I'm routing a U.FL connector to a cellular module (Telit GE864).

According to this calculator a 1mm track with 0.16mm gaps should provide a 52Ω impedance path to an U.FL antenna connector.

A Sparkfun breakout board for a similar module uses an open space (~1 cm high) with a far wider trace (2.8mm). Both traces are approximately 6mm long.


Coplanar waveguide


Open space

Which of these connections is preferable?

  • \$\begingroup\$ Sparkfun's looks like an attempt to make a 50 ohm microstrip on a two layer board. Maybe try to calculate that and see if it is. Just a guess but it doesn't look like a coplanar waveguide to me. \$\endgroup\$ Apr 14, 2015 at 13:38
  • \$\begingroup\$ Try entering the sparkfun dimensions into the calculator and I bet you get similar results. Tip - use 1.6mm board thickness. \$\endgroup\$
    – Andy aka
    Apr 14, 2015 at 13:45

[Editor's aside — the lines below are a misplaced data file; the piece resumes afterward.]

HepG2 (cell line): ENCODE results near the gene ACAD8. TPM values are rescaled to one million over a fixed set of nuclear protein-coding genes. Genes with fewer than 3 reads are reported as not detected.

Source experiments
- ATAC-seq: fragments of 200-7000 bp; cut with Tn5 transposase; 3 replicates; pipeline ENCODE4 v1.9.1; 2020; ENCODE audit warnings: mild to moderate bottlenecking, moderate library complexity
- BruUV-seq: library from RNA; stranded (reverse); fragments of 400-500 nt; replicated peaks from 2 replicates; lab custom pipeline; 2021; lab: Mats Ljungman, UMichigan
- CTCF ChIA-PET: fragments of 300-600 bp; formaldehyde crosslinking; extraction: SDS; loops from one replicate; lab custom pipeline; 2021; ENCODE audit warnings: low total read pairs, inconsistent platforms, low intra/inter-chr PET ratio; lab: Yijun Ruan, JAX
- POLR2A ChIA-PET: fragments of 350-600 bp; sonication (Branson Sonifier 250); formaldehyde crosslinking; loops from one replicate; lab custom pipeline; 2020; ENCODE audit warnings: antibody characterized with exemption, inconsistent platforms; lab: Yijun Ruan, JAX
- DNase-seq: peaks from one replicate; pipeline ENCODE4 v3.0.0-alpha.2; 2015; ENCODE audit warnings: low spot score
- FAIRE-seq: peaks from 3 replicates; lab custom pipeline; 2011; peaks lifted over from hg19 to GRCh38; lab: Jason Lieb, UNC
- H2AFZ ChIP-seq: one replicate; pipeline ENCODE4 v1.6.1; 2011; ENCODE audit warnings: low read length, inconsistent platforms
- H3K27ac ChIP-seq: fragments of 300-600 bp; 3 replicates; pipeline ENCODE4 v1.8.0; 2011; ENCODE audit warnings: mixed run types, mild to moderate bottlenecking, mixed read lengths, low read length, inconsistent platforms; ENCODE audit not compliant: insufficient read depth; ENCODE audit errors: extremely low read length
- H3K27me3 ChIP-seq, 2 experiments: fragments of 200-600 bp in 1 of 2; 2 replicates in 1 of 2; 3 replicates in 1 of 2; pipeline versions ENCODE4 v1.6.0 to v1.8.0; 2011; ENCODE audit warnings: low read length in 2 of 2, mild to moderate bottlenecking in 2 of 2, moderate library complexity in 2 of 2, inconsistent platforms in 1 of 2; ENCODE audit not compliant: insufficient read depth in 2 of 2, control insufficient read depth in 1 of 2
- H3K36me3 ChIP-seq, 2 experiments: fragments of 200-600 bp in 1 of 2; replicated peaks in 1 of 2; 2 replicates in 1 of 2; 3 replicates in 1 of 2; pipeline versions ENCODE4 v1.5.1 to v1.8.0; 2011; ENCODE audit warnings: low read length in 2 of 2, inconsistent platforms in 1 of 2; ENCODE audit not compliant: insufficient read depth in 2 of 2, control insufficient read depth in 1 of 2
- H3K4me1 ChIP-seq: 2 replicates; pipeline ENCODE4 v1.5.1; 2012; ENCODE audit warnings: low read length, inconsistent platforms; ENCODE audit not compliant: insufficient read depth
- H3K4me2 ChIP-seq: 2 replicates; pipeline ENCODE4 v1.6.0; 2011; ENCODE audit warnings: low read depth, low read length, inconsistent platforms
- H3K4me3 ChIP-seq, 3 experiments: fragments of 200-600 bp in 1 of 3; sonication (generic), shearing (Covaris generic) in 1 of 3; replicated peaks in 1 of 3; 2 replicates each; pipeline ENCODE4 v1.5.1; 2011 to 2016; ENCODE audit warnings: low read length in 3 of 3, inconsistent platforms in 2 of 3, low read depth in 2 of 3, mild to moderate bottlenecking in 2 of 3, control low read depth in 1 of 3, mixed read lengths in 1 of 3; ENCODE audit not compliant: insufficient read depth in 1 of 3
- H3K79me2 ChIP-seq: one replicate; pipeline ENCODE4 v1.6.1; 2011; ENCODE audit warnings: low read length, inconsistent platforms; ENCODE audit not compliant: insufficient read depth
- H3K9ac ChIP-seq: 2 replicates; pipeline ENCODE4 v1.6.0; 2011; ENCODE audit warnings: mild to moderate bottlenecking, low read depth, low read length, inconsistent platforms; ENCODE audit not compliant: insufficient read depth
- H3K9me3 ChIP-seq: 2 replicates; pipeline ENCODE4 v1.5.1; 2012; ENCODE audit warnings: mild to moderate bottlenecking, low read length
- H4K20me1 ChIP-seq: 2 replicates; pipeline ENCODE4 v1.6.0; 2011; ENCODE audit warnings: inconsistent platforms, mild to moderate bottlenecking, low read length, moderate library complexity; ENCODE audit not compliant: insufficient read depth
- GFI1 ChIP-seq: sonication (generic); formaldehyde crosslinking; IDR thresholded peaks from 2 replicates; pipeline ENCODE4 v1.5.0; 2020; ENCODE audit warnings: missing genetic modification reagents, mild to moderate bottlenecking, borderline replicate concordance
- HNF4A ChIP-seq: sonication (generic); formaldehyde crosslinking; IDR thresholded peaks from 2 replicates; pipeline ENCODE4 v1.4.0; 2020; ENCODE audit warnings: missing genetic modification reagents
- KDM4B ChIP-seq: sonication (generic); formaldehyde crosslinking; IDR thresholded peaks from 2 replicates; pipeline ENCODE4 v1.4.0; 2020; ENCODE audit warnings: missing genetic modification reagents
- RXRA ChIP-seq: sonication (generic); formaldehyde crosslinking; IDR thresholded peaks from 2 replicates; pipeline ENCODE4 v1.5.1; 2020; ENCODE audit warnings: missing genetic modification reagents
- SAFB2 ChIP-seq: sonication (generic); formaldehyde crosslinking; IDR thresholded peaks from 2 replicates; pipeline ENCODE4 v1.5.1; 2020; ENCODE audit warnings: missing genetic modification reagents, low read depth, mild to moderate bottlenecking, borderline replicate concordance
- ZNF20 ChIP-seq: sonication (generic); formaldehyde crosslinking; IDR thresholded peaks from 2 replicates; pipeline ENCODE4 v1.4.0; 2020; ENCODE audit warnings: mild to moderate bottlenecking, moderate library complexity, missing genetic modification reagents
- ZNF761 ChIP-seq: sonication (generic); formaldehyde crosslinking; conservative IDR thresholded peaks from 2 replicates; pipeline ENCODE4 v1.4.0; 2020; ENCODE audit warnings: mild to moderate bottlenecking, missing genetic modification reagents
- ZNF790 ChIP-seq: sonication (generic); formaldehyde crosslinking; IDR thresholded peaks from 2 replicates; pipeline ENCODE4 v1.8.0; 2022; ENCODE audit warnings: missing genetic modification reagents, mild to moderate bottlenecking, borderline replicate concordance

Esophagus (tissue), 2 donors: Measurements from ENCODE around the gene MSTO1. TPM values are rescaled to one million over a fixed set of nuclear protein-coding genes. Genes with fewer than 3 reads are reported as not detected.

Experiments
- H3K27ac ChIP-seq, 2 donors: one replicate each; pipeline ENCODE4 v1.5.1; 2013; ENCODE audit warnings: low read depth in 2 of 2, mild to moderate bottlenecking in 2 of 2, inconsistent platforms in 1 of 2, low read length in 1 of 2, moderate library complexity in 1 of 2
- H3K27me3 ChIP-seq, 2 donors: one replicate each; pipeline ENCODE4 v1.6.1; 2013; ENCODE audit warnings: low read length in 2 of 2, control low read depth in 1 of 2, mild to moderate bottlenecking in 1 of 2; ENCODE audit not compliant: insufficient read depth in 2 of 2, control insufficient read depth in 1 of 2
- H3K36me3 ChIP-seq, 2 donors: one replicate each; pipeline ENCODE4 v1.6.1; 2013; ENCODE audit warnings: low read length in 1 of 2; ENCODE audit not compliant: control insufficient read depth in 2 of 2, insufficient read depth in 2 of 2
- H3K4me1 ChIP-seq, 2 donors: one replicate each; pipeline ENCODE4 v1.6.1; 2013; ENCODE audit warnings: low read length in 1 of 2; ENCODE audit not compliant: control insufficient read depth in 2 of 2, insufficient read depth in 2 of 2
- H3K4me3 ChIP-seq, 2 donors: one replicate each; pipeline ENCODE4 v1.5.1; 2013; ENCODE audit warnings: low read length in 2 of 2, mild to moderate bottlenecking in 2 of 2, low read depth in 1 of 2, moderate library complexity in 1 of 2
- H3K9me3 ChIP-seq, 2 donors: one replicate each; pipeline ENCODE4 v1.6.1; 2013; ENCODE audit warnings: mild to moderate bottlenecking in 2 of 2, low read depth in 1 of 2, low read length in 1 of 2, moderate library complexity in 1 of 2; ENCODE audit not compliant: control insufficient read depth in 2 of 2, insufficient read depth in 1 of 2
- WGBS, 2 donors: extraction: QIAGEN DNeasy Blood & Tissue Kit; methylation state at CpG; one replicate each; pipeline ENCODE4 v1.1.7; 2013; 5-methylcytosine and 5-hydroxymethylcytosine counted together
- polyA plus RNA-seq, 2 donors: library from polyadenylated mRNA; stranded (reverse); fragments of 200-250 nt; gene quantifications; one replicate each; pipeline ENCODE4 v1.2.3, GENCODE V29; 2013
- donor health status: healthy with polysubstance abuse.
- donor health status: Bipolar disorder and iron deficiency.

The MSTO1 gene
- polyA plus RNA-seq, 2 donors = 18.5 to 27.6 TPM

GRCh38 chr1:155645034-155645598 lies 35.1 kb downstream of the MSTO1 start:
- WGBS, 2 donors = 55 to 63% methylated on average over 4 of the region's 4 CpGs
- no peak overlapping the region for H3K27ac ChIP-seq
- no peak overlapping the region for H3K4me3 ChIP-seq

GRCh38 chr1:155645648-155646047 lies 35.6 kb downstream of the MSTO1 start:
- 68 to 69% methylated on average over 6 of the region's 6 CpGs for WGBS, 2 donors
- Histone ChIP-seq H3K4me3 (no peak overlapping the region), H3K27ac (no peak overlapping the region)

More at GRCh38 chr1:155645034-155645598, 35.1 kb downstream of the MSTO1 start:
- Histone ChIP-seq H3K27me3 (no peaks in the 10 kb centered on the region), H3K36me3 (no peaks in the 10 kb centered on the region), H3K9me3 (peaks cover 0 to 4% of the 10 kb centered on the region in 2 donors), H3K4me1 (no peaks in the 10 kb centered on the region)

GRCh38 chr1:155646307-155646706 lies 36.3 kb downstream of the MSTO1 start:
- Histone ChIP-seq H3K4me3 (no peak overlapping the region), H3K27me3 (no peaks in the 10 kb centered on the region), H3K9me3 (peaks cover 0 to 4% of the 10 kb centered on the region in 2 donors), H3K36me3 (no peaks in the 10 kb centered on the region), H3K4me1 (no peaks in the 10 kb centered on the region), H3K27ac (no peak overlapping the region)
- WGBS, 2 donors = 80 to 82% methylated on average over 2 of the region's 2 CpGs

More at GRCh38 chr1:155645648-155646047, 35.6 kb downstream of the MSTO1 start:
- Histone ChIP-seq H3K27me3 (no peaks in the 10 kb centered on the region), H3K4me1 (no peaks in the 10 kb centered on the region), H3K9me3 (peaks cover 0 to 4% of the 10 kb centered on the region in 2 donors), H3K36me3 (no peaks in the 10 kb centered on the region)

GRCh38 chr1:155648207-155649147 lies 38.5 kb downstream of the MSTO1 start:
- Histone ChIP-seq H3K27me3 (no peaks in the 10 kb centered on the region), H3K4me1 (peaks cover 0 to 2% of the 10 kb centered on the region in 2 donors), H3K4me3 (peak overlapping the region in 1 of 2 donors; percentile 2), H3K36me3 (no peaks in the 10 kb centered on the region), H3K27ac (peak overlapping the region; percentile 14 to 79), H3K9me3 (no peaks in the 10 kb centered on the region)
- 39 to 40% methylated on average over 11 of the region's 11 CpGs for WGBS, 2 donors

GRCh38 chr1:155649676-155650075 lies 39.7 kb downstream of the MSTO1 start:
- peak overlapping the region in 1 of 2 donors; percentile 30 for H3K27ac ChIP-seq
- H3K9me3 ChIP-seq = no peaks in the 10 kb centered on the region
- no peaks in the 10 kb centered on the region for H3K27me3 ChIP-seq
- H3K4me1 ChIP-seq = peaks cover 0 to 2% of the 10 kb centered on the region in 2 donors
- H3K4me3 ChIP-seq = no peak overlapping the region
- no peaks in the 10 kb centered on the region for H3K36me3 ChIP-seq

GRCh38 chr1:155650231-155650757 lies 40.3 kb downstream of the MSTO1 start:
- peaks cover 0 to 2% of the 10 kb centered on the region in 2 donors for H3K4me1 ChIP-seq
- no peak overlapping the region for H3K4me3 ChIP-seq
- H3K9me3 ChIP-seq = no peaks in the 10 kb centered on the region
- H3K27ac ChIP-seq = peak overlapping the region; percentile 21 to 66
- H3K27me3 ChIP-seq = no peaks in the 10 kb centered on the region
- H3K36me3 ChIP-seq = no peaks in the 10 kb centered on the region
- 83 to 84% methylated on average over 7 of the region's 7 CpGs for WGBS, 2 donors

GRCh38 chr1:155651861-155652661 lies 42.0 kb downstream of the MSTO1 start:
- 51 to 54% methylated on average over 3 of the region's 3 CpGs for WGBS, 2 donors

• \$\begingroup\$ Yes, running the sparkfun board properties through a calculator results in 2.8mm trace width. What are the pros/cons of each solution? \$\endgroup\$
    – Lg102
    Apr 14, 2015 at 13:50

1 Answer 1


Like the comments say, the Sparkfun layout is a microstrip layout. Microstrip is a waveguide where the return path is on the ground plane beneath the signal path. Whereas coplanar waveguide is a waveguide where the return path is (predominately) on copper regions in the same plane as (coplanar with) the signal conductor.

I think your design is better than Sparkfun's.

The benefit of coplanar waveguide in this design is that it allows a narrower trace which matches the pad dimensions better and doesn't need a neck-down before readhing the antenna pad.

In other situations, microstrip might be preferred because a wider trace will have lower resistive loss, or because it's impractical to maintain symmetric ground regions on both sides of the signal trace.


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